How to support newcomers
If we believe in the notion presented by Dr. Clinton that “all humans require human contact,” then we, as educators, would want to seek opportunities to connect with our students, in and outside of the classroom. Additionally, considering the settlement curve, it is important therefore, to talk about the different strategies available in supporting newcomers adapt in their new Canadian identity whilst learning English. Most teachers would agree that newcomers will require support to feel welcome and included and consequently to facilitate learning. Here are some suggestions to help an ELL feel part of a classroom family, take part (depending on their social character and linguistic level), and extend their learning experience. Keeping in mind the downward slope of the settlement curve, a teacher may need to quickly implement any support to their newcomers, with the idea of helping them during the toughest moment of the curve. In fact, in his book, 12 Rules for Life – An Antidote to Chaos, Dr. Jordan B. Peterson indicates that with love, encouragement and character intact, a person can be resilient beyond imagining (Chapter 8). Hence, with the right support during a much difficult stage in life, a newcomer might be able to rise above the waters, an ELL might be able to feel safe, included and finally, learn.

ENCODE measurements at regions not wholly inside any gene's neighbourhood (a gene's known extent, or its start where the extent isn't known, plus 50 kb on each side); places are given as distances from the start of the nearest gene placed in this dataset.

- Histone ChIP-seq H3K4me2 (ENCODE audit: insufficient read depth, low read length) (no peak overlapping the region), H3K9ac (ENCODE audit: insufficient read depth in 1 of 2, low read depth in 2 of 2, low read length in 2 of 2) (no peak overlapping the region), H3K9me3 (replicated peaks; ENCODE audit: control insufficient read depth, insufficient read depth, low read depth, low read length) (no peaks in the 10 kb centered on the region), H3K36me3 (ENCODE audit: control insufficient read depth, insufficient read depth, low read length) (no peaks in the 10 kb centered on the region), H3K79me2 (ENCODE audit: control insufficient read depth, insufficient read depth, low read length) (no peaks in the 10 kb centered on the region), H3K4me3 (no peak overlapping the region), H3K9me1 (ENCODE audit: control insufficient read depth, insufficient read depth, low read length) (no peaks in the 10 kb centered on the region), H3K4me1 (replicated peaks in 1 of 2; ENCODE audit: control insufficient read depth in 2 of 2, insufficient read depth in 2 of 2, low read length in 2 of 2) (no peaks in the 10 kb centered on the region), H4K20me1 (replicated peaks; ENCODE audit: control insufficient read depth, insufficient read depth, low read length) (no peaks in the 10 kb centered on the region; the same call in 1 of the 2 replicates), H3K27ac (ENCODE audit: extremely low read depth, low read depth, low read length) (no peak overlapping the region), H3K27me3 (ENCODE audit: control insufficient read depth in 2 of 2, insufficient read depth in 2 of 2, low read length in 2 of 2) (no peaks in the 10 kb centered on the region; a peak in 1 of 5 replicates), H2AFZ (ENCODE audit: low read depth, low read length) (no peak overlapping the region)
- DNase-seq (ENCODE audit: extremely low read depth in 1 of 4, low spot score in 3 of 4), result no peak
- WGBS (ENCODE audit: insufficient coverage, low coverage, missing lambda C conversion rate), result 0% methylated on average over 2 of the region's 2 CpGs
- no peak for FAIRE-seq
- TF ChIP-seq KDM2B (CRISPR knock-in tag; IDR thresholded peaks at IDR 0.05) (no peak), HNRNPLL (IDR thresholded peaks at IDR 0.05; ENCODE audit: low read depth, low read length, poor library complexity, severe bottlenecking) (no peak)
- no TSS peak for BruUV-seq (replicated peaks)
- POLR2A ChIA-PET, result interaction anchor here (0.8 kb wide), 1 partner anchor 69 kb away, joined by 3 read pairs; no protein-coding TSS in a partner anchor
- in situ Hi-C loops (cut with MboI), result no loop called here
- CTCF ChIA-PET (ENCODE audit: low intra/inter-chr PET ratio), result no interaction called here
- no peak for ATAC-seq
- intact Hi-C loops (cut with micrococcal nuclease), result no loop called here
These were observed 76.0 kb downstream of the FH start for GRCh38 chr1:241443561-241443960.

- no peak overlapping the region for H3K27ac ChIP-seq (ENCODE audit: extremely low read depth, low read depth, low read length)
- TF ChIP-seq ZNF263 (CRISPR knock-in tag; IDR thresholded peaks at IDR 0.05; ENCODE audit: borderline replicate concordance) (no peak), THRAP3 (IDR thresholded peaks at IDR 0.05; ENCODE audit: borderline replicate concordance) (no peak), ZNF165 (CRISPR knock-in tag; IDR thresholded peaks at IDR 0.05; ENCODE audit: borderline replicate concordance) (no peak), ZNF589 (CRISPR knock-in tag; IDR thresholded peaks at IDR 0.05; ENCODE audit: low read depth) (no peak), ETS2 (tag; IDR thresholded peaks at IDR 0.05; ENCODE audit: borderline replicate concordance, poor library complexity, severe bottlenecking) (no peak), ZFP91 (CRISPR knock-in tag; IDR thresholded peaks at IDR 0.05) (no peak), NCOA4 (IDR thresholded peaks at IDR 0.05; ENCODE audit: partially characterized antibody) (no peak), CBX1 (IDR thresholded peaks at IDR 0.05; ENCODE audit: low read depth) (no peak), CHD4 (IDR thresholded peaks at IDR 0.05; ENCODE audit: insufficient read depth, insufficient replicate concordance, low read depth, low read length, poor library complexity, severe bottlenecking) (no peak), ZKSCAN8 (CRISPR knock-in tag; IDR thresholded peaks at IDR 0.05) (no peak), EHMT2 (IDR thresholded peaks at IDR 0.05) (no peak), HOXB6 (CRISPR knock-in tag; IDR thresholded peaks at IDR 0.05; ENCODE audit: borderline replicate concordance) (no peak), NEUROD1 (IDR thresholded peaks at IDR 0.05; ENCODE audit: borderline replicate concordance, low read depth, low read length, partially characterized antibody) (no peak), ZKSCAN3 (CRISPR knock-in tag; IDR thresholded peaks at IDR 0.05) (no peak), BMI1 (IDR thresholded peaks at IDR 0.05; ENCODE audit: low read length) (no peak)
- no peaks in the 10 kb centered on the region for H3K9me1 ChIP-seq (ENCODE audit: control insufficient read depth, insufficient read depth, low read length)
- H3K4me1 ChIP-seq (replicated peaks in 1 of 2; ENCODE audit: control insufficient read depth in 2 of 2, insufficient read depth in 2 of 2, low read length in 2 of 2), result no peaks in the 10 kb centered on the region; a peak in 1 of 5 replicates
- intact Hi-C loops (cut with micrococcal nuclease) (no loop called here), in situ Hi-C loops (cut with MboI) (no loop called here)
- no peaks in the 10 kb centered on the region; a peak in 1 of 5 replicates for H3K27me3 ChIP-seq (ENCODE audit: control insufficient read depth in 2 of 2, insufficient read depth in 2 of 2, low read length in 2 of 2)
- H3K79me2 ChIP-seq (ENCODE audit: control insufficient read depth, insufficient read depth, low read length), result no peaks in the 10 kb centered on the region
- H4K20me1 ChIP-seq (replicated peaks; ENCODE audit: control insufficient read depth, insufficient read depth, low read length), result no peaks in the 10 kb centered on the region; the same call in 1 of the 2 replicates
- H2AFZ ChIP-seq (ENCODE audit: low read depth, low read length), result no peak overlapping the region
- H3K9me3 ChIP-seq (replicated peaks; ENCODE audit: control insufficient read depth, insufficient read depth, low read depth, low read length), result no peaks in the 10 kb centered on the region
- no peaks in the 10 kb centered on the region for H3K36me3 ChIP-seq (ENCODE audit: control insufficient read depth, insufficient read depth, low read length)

All newcomers are hoping to make friends, especially after leaving behind their valued friends. It may not be known what kinds of friendship each person is seeking, but we can safely speculate that a loyal friend may be able to help during challenging times. No human being would like to feel alone or desolate, especially if he cannot navigate the system independently. Furthermore, a newcomer would be required to learn English, the Canadian culture and way of life, respect the rules, and satisfy the requirement of being successful. Making connections immediately may ease off the pressures that a newcomer may be feeling. There was a case of a young ELL who came to Canada after having lived in a refugee camp after leaving his homeland. This student who I will call John, was 9-years-old and was born in South Africa, but when he was 5-years-old, his mom decided to flee their country due to the corruption and violence that his mom endured. Having worked for a foreign agency that monitored the quality of medical services in her country, she was asked to use the funds in a way that would have benefited a select group which included a mafia group. After her refusal to cooperate, she started receiving death threats, which made her flee her country. At that point she only left with John and the other 3 minors, given that John’s father decided to stay in their land. The family settled in a nearby country and was granted temporary asylum. After staying in this country for close to 4 years, she and her family flew to Canada where they were given permanent residence. However, prior to coming to Canada, she was served with divorce papers from her husband who sought the opportunity to stay in South Africa with his new family that John, his siblings, and his own mother, did not know about. Additionally, a few months prior to leaving for Canada, John’s older brother died in a nearby hospital. John’s family did not feel that they had enough time to cope with the loss of their family member and the news of his father having another family. Furthermore, John’s mom mentioned that though John attended school, he suffered many racist acts from the locally-born people. His mom also added that she learned not to question or raise any concerns while living in this nearby country, which she did not want to name. She knew that there were racist acts against any foreigners even if they all looked the same, as she pointed to her dark-pigmented skin. After arriving in Canada, John’s new teacher noticed some learning issues with John and asked specific information about his academic history. Knowing all his prior familial issues, the ESL teacher told the classroom teacher that John had not been granted a good education and was taught to never question anything. She also told the homeroom teacher about all the suffering that he and his family had endured. She also added that John had never had any formal English lessons and if he was already able to carry out a conversation, it was by his own merit and using YouTube and social media as his means of learning English. After hearing this information, John’s teacher left the room crying and with a new perspective about her newcomer. She then decided to connect John with other children in her room and kept an open-door policy with him, so that he may be able to approach her for any questions that the young boy might have. She encouraged him to ask whenever possible and to take part in all types of classroom discussions. Though she could not fathom losing a child or being a refugee, she tried her best to make connections with her new student.